Brexit Bulletin: Fighting Against No-Deal
(Bloomberg) -- Today in Brexit: Lawmakers are trying to stop Britain crashing out of the bloc, while Theresa May plows ahead with her hated deal.
In just 12 weeks’ time, Britain will crash out of the European Union into unprecedented legal limbo if Prime Minister Theresa May fails to get her much loathed Brexit deal through Parliament. The fight is now on to make sure that doesn’t happen.
More than 200 members of Parliament have written to May urging her to rule out a no-deal scenario, while a cross-party group of high-profile lawmakers are trying to block any spending on contingency plans without the explicit consent of the House of Commons. That gambit — the latest use of parliamentary tactics to try to force a change in the government’s Brexit policy — relies on the fact that most MPs oppose a no-deal outcome because of the damage it would wreak on jobs and industry.
May has invited the lawmakers who signed the letter to come and talk to her on Tuesday. But it’s not clear what she can offer them, as she continues to use the threat of no-deal as a tool to get Parliament to back her accord. May said on Sunday that if her deal is voted down next week, the country will be in “uncharted territory.”
“I don’t think anybody can say exactly what will happen in terms of the reaction that we’ll see in Parliament,” May told the BBC’s Andrew Marr show.
That’s a message that’s meant to work on MPs across the Brexit spectrum — Parliament may thwart the divorce altogether, push for a second referendum, force a no-deal exit, push for a delay, or trigger a general election. (We wrote in December that an extension of the March 29 deadline is now looking increasingly likely.)
May is plowing on with a vote on the deal next week, even though the opposition to it is as implacable as it was before the Christmas break and she hasn’t wrung anything new from the European Union. Her strategy is to win over Parliament by offering three things: a greater say over the future trade deal, some specific measures for Northern Ireland, and to get more assurances from the bloc about what the deal means. “We’re still working on this,” she said on Sunday, with about a week to go before the vote.
What else has changed since Christmas? Not much, these are the main things:
- The Northern Irish Democratic Unionist Party is still opposed to the deal.
- May phoned EU leaders over the holidays to work on those assurances she’s seeking.
- Conservative Party members prefer a no-deal Brexit to May’s deal or staying in.
- Remain would beat Leave if a referendum were held now, according to a YouGov poll for the People’s Vote campaign.
- No-deal planning has hit some glitches.
For a fuller catch-up of what you might have missed, Alex Morales pulls it all together.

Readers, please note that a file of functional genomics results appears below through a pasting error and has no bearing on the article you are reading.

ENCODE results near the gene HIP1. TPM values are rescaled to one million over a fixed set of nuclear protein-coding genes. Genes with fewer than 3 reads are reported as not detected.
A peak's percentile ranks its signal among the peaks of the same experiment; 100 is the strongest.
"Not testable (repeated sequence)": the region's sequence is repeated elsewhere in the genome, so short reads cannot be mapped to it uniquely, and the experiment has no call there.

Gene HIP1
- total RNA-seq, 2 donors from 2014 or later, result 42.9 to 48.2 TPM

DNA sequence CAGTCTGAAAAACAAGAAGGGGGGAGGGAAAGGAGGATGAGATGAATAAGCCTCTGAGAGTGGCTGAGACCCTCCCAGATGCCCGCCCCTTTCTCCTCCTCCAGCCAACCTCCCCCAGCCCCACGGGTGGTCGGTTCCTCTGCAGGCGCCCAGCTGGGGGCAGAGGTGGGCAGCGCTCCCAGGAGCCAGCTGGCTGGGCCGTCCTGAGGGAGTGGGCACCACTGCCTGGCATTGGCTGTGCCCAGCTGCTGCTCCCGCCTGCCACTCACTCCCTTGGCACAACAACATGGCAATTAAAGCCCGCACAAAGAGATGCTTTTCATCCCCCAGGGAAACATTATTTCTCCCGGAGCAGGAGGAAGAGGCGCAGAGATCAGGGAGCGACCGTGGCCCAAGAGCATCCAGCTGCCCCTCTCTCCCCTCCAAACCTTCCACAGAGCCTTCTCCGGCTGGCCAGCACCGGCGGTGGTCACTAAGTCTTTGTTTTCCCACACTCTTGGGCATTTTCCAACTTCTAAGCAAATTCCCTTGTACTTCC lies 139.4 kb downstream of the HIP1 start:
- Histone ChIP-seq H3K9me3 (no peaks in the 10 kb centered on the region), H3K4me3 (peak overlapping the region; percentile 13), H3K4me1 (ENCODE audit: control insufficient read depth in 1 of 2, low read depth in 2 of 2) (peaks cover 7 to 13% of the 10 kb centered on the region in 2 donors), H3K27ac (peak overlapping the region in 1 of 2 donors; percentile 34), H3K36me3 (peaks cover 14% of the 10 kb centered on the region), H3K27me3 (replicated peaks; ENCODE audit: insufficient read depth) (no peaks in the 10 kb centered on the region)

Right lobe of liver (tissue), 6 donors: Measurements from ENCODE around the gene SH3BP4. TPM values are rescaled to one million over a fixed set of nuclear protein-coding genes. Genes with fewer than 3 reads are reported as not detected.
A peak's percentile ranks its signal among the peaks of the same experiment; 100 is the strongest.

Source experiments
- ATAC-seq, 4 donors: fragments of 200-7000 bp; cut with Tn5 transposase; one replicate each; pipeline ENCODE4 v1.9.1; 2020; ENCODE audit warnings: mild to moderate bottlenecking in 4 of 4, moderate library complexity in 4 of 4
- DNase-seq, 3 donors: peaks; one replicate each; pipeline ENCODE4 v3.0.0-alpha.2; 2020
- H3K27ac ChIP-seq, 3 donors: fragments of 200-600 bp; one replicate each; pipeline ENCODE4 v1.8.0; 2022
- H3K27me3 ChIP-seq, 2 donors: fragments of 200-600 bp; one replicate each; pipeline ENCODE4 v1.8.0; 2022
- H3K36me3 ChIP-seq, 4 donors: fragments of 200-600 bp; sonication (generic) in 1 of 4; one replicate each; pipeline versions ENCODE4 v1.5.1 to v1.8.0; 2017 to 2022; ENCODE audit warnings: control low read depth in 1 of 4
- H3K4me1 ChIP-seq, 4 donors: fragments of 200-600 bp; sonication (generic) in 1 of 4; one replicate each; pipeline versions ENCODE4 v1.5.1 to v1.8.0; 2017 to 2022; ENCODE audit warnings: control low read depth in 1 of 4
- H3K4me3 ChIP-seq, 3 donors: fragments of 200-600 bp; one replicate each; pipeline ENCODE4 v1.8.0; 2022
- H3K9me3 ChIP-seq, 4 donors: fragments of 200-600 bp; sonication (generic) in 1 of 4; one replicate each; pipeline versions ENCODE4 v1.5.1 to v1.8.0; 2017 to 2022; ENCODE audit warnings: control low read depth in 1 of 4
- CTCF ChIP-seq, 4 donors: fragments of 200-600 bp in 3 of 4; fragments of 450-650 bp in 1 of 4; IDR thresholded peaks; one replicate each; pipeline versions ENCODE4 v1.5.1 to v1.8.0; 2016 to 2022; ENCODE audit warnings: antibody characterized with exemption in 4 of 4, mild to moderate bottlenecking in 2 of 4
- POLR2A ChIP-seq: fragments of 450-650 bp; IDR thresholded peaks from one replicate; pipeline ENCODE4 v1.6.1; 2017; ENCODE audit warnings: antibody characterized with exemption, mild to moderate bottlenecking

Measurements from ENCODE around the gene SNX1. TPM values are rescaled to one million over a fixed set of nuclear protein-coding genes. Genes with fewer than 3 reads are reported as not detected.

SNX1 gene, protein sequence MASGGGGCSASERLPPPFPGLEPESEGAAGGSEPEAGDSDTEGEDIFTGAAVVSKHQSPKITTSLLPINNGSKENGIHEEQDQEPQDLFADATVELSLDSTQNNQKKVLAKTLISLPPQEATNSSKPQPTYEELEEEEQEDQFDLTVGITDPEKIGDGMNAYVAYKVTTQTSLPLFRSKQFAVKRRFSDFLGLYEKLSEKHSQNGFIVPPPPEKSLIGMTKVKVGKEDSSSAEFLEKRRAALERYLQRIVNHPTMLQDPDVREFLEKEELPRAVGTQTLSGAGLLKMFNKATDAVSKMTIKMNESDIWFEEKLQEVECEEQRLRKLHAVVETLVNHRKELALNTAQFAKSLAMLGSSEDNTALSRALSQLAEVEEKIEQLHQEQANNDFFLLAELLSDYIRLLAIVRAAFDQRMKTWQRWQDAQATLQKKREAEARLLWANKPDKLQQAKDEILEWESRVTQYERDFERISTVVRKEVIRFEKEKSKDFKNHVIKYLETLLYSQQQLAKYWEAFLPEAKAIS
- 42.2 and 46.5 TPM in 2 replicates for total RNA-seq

- A “managed no-deal” is delusional thinking, Anand Menon of The U.K. in a Changing Europe argues in the Guardian. In the Times, Clare Foges writes that no-deal would mean Britain returns to being the sick man of Europe.
- Labour’s ambiguous Brexit stance is no longer tenable, as its membership and union backers are more pro-EU than the party’s leadership, political strategist John McTernan writes in the Financial Times.
- ICYMI: We had a crack at some predictions for 2019. And this was where we stood at the end of the last episode – with officials hatching a plan B.
Brexit in Brief
Strong Desire | Irish Prime Minister Leo Varadkar said he and German Chancellor Angela Merkel discussed how they might aid May in her battle to forge a way forward. The pair spoke for 40 minutes by phone on Thursday at the German leader’s request.
New Idea | An exchange of letters is the latest idea being considered by officials to break the deadlock on the Irish backstop, the divisive insurance policy included in May’s deal, the Irish Times reports. The letters, between the EU and U.K., would make clear that the backstop is temporary and will be superseded by a trade deal, the paper says.
Data Bleak | The first week of the new year brought a slew of negative reports for the U.K. economy: The housing market last year had its worst 12 months since 2013; consumers remained reticent about borrowing; and a gauge of services stayed sluggish. Overall growth may have slowed to 0.1 percent in the final quarter of last year, according to IHS Markit.
Poison | Democratic Unionist Party Deputy Leader Nigel Dodds issued a statement on Sunday saying “the fundamental problems which make this a bad deal appear not to have changed” over the Christmas break. “The backstop remains the poison which makes any vote for the Withdrawal Agreement so toxic,” Dodds said.
Medicine | Health Secretary Matt Hancock said he’s confident Britain will enjoy an “unhindered” supply of medicines in whatever Brexit scenario emerges. He warned, however, that it’s not entirely in the power of government to ensure that.
Lorry Test | A disused airport in Kent will be used for tests on how the U.K. would handle a backlog of trucks on its roads amid new border checks that would be imposed in the event of a no-deal Brexit, the BBC reports.
On the Markets | Sterling lost more than 5 percent in 2018 as the chances of an orderly exit appeared to recede. As members of Parliament head back to work, the pound edged higher in early trade on Monday, to $1.2749. Meanwhile, BlackRock predicts gold, traditionally a safe haven asset, will extend gains amid a global slowdown and political uncertainty.
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